Here is a story from our board member, Lamar Henderson about a wilderness experience from the summer. Enjoy!
As we close the chapter on the 2013 year I am compelled to reflect on all the experiences that made this past year so meaningful for me. One experience that has had a particularly strong impact on my personal growth was a six day, five night “wilderness experience” I took in October to Gold Lake, California. The trip was part of a year long commitment to a Leadership program that I am currently engaged in. The trip was designed to not only bring us closer as cohorts but also allow time and space to explore deeper interpersonal experiences.
As the trip grew closer I can recall feeling a bit apprehensive as we discussed the details of the trip. We would take a four hour bus ride to the Sierra Nevada Mountains where we would then board a boat that would take us to the Gold Lake Lodge. We would spend two days at the lodge then take a two mile hike to a designated area where we would be trained and then experience the wonders of “rock climbing”. We would be asked to take a seven mile hike with a 1200″ elevation gain to another camp site for a two night, three day “wilderness experience”.
Now, I am a real rookie to hiking but there was something about the term “1200 foot gain” that was making me nervous so I went about the business of researching what exactly a “gain” is and how one would prepare for 1200 feet of it. Like most rookies I did what anybody else would to I googled it. I accessed some interesting information but I needed a more personal touch so I reached out to my dear friend and Sacred Rok family member Katie Lambert (who happens to be a world class rock climber) and posed the 1200 foot gain question to her. Katie being the loving spirit that she is gave me some incredibly ‘deep” advice on how to handle this undertaking she simply said “breathe and take it one step at a time”. Ok, I’ll be a little vulnerable and share this with you my initial response to Katie’s advice was less that enthusiastic. I was even less excited to “rock climb”.
As the date drew I could feel myself getting more anxious, after all I’m no world class athlete and to be honest aside from my brisk 2.5 mile walks with my dog Sallie I felt very unprepared for what was to come.
After a long four hour bus ride we finally arrived at Gold Lake where we boarded flat bottom boats and took the mile or so boat ride to the lodge. It was a beautiful location with rustic cabins surrounded by lush green trees and sweet mountain air. On day two of our trip after a nice breakfast we prepared for rock climbing. We were outfitted with rock climbing shoes a harness (which is another story within itself) and a day pack and headed up the hill. We traveled a little over a mile to an area that had been outfitted for rock climbing. Our instructors (who were wonderful) did a great job of explaining the fundamentals of climbing with a strong emphasis on safety. There were four levels to choose from varying from about 75 feet to over 500 feet and depending on your courage. I chose to first learn to secure others as they made their way up the rocks. I found that with helping others I was able to discover the courage to climb my self. My first choice was the second least difficult climb and guess what, I powered up that rock. I took my new found confidence and used it to power up the second most difficult climb. Then a 600 foot repel, man I was on a roll.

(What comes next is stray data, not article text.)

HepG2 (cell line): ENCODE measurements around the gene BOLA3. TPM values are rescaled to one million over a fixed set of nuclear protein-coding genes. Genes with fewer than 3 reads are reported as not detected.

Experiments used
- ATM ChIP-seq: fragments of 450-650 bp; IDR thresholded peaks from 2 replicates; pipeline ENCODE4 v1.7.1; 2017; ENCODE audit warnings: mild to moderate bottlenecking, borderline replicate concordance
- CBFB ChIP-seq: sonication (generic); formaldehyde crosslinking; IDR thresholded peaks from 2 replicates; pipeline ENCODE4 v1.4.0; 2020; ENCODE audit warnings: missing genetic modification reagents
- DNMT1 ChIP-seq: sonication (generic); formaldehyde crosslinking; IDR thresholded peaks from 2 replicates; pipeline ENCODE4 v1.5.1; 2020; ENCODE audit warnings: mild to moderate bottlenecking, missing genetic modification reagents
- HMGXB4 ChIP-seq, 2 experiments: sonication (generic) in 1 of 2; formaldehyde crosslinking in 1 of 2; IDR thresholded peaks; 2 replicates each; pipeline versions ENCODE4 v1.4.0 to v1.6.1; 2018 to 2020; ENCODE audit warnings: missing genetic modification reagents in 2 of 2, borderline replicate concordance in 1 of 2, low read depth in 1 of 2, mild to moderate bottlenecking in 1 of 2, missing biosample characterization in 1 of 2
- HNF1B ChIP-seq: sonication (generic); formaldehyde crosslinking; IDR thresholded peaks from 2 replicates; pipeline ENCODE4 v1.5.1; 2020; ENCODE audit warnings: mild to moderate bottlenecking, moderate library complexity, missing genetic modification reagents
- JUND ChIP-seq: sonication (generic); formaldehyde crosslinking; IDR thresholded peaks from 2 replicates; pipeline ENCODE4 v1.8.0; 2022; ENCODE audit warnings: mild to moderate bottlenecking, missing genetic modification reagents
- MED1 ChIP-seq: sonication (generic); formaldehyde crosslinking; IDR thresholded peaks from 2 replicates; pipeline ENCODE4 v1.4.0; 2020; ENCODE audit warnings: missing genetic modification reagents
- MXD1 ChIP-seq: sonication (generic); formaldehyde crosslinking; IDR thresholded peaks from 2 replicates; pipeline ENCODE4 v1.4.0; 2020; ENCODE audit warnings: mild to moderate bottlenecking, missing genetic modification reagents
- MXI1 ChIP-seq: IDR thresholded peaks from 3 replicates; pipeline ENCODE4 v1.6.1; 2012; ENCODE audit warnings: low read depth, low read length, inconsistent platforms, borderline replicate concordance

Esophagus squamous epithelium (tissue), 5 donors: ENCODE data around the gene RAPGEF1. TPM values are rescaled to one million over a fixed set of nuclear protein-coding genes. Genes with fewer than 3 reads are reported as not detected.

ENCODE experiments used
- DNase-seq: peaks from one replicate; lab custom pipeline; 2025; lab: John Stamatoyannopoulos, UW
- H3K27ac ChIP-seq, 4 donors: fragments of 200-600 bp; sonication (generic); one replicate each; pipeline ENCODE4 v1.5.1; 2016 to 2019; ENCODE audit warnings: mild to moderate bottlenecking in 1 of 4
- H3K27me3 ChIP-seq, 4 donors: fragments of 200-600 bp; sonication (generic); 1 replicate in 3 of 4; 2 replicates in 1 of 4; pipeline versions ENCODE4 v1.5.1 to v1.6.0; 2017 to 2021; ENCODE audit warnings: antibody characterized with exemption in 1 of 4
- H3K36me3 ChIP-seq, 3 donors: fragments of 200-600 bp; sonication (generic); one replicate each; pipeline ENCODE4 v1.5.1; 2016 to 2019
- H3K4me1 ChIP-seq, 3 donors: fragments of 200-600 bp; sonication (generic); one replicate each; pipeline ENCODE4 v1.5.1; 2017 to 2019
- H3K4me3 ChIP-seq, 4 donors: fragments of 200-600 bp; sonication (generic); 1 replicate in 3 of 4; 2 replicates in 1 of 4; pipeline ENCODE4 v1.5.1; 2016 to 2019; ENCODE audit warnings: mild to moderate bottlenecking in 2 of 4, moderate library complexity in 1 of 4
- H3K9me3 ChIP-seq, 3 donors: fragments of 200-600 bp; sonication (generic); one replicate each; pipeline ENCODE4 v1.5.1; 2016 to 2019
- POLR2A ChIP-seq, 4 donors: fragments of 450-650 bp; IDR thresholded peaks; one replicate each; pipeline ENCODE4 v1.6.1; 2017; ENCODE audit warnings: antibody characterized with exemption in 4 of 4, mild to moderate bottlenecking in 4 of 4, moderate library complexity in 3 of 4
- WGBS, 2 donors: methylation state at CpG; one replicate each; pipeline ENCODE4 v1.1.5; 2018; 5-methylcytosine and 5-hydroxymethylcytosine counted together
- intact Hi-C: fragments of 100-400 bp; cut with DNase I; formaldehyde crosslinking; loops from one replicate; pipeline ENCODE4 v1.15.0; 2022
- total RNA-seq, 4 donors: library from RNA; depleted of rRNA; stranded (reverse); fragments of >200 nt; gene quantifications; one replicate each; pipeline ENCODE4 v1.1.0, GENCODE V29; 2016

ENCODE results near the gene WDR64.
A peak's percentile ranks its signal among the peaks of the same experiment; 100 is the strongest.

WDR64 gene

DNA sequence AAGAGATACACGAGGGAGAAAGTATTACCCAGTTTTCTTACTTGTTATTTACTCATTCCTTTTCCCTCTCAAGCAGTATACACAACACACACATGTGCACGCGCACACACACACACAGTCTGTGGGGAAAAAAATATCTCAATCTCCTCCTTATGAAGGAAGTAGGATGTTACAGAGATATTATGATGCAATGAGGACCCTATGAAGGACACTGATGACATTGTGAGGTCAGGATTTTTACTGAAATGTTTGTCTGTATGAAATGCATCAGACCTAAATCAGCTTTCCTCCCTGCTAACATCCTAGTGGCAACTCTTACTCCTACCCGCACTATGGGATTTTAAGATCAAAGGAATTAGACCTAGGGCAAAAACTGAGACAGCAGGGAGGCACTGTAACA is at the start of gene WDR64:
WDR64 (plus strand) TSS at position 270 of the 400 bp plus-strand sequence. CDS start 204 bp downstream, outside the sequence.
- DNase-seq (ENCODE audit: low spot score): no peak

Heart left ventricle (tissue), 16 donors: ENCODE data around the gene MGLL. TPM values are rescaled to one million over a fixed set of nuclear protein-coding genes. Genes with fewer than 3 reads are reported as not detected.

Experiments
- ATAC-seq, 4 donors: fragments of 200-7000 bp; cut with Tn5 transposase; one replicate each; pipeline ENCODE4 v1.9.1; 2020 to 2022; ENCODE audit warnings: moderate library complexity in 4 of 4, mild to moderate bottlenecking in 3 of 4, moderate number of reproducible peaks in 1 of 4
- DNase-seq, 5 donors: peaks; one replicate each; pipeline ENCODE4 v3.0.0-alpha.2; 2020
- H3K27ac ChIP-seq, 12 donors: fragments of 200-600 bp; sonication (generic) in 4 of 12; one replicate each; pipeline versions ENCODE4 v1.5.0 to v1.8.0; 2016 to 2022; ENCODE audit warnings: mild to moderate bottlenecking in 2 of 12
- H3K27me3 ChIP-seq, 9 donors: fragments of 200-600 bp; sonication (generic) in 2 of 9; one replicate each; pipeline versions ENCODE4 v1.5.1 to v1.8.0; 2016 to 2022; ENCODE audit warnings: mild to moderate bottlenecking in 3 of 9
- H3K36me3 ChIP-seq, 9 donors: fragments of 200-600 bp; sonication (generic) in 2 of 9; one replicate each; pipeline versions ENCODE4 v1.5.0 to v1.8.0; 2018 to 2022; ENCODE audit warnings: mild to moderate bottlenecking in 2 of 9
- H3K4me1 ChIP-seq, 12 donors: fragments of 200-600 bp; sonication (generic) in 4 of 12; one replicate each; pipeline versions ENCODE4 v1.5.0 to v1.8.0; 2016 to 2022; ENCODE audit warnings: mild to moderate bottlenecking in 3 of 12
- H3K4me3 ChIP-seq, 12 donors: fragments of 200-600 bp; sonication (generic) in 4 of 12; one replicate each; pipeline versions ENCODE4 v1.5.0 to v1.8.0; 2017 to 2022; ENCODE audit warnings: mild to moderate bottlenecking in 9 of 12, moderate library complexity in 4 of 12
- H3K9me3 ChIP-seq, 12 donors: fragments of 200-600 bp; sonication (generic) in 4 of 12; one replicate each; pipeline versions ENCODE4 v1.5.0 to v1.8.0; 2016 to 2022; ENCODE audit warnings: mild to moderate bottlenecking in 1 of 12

The next day we set out for our seven mile hike into the back country and even though I was still excited about the rock climbing experience I had my concerns. The hike was challenging and recent rain storms had washed away a lot of the dirt along the trail so the first 2.5 to 3.0 miles the trial were really rocky. I was so focused on how much farther we had to hike and the difficulty of the trail that I was not having a good time. But we were blessed with really good guides with the perfect spirit for this journey. If you needed to stop and take a breath, you stopped and of you wanted to forge ahead, well you forged ahead. Somewhere between miles 3 and 4 I was able to connect with the words of advice from my friend Katie; the words that seemed way too simple to be helpful at all but they were exactly what I needed, to “breathe and take it one step at a time”. I put those words to use and began to concentrate on my breathing and I took it one step at a time and you know what, something incredible happened. My eyes, my mind and my heart opened and I began to truly enjoy where I was and what I was doing. I began to notice the view from the elevations; I began to really take in the clean and sweet smell of the plants, flowers and trees that surrounded me. I was finally in “the moment”.
As we continued on our hike I saw some of the most beautiful views that I have ever seen. It was awe inspiring and breath taking and at one point as I stood on top of a ridge high above creation I began to feel overwhelmed with gratitude. I thought to myself “of all the billions of people in the world, how did I get chosen to see this?”I carried this spirit with me over the course of the next few days. I found myself taking moments of quiet reflection as I looked over all creation. I was able to connect with myself like never before. I reached my own personal summit.
Upon my return home I was excited about the trip. I shared funny details with my family and they were excited for me. As time moved further away I found the experience had an even deeper impact on me. Three days after returning to work I was sharing with some coworkers and I found myself getting really emotional and even tearful as I reflected on the boat ride, the rock climbing, the hiking, nature. Even as I share this with you now I feel a little lump in my throat. Once again I am humbled that with all the billions of people in the world “I” was chosen have this experience….and I will never be the same.
Thank you for allowing me to share